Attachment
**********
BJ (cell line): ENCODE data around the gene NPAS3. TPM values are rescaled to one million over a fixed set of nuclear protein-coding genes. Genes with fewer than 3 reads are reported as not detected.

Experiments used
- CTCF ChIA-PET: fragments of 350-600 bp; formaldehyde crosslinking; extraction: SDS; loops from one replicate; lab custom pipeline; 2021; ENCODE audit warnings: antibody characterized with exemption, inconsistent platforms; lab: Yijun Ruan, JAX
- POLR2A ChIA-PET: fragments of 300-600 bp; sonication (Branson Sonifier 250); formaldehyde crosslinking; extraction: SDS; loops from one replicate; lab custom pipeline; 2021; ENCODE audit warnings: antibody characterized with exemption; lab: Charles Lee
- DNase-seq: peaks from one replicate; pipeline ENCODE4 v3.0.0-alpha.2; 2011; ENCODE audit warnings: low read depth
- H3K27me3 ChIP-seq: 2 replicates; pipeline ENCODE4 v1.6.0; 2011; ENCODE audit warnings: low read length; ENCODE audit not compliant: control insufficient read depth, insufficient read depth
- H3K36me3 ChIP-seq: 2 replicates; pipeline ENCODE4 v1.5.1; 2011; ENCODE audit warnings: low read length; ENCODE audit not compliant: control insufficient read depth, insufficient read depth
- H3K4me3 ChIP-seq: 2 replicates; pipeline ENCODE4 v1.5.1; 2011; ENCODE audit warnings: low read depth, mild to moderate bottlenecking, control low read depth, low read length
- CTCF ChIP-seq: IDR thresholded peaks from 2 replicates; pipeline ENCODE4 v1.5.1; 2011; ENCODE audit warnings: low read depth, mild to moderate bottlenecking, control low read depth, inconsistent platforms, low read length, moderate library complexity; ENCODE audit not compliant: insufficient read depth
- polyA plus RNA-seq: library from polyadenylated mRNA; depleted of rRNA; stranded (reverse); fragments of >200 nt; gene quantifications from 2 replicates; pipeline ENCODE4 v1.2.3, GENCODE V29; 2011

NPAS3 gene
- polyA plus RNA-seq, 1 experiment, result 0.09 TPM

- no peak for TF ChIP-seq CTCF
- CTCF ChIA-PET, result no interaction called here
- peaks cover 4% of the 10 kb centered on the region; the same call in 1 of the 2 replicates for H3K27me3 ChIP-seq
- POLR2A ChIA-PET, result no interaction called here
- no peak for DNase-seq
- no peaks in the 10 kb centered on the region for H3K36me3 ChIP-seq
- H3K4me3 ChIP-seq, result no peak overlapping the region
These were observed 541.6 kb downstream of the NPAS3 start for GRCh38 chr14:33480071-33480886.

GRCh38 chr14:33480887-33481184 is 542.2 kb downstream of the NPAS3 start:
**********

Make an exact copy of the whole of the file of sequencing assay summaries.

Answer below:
BJ (cell line): ENCODE data around the gene NPAS3. TPM values are rescaled to one million over a fixed set of nuclear protein-coding genes. Genes with fewer than 3 reads are reported as not detected.

Experiments used
- CTCF ChIA-PET: fragments of 350-600 bp; formaldehyde crosslinking; extraction: SDS; loops from one replicate; lab custom pipeline; 2021; ENCODE audit warnings: antibody characterized with exemption, inconsistent platforms; lab: Yijun Ruan, JAX
- POLR2A ChIA-PET: fragments of 300-600 bp; sonication (Branson Sonifier 250); formaldehyde crosslinking; extraction: SDS; loops from one replicate; lab custom pipeline; 2021; ENCODE audit warnings: antibody characterized with exemption; lab: Charles Lee
- DNase-seq: peaks from one replicate; pipeline ENCODE4 v3.0.0-alpha.2; 2011; ENCODE audit warnings: low read depth
- H3K27me3 ChIP-seq: 2 replicates; pipeline ENCODE4 v1.6.0; 2011; ENCODE audit warnings: low read length; ENCODE audit not compliant: control insufficient read depth, insufficient read depth
- H3K36me3 ChIP-seq: 2 replicates; pipeline ENCODE4 v1.5.1; 2011; ENCODE audit warnings: low read length; ENCODE audit not compliant: control insufficient read depth, insufficient read depth
- H3K4me3 ChIP-seq: 2 replicates; pipeline ENCODE4 v1.5.1; 2011; ENCODE audit warnings: low read depth, mild to moderate bottlenecking, control low read depth, low read length
- CTCF ChIP-seq: IDR thresholded peaks from 2 replicates; pipeline ENCODE4 v1.5.1; 2011; ENCODE audit warnings: low read depth, mild to moderate bottlenecking, control low read depth, inconsistent platforms, low read length, moderate library complexity; ENCODE audit not compliant: insufficient read depth
- polyA plus RNA-seq: library from polyadenylated mRNA; depleted of rRNA; stranded (reverse); fragments of >200 nt; gene quantifications from 2 replicates; pipeline ENCODE4 v1.2.3, GENCODE V29; 2011

NPAS3 gene
- polyA plus RNA-seq, 1 experiment, result 0.09 TPM

- no peak for TF ChIP-seq CTCF
- CTCF ChIA-PET, result no interaction called here
- peaks cover 4% of the 10 kb centered on the region; the same call in 1 of the 2 replicates for H3K27me3 ChIP-seq
- POLR2A ChIA-PET, result no interaction called here
- no peak for DNase-seq
- no peaks in the 10 kb centered on the region for H3K36me3 ChIP-seq
- H3K4me3 ChIP-seq, result no peak overlapping the region
These were observed 541.6 kb downstream of the NPAS3 start for GRCh38 chr14:33480071-33480886.

GRCh38 chr14:33480887-33481184 is 542.2 kb downstream of the NPAS3 start: